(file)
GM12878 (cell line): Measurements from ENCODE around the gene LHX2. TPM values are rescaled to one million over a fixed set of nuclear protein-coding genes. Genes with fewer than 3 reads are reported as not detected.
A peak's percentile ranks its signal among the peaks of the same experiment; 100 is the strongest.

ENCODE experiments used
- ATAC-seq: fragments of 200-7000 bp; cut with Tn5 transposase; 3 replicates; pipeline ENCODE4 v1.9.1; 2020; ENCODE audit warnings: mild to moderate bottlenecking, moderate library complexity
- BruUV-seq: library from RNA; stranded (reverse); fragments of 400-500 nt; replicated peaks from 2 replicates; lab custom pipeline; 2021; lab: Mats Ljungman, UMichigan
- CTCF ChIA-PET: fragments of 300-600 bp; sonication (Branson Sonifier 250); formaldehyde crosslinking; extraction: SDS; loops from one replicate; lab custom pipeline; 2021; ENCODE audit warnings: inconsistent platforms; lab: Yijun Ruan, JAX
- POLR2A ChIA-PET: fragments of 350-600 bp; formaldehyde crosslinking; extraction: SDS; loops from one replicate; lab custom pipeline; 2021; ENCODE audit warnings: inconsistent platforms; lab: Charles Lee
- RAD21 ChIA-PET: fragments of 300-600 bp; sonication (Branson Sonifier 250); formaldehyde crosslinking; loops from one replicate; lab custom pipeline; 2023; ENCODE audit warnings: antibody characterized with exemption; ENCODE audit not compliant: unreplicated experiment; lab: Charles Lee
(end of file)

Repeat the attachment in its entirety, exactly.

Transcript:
GM12878 (cell line): Measurements from ENCODE around the gene LHX2. TPM values are rescaled to one million over a fixed set of nuclear protein-coding genes. Genes with fewer than 3 reads are reported as not detected.
A peak's percentile ranks its signal among the peaks of the same experiment; 100 is the strongest.

ENCODE experiments used
- ATAC-seq: fragments of 200-7000 bp; cut with Tn5 transposase; 3 replicates; pipeline ENCODE4 v1.9.1; 2020; ENCODE audit warnings: mild to moderate bottlenecking, moderate library complexity
- BruUV-seq: library from RNA; stranded (reverse); fragments of 400-500 nt; replicated peaks from 2 replicates; lab custom pipeline; 2021; lab: Mats Ljungman, UMichigan
- CTCF ChIA-PET: fragments of 300-600 bp; sonication (Branson Sonifier 250); formaldehyde crosslinking; extraction: SDS; loops from one replicate; lab custom pipeline; 2021; ENCODE audit warnings: inconsistent platforms; lab: Yijun Ruan, JAX
- POLR2A ChIA-PET: fragments of 350-600 bp; formaldehyde crosslinking; extraction: SDS; loops from one replicate; lab custom pipeline; 2021; ENCODE audit warnings: inconsistent platforms; lab: Charles Lee
- RAD21 ChIA-PET: fragments of 300-600 bp; sonication (Branson Sonifier 250); formaldehyde crosslinking; loops from one replicate; lab custom pipeline; 2023; ENCODE audit warnings: antibody characterized with exemption; ENCODE audit not compliant: unreplicated experiment; lab: Charles Lee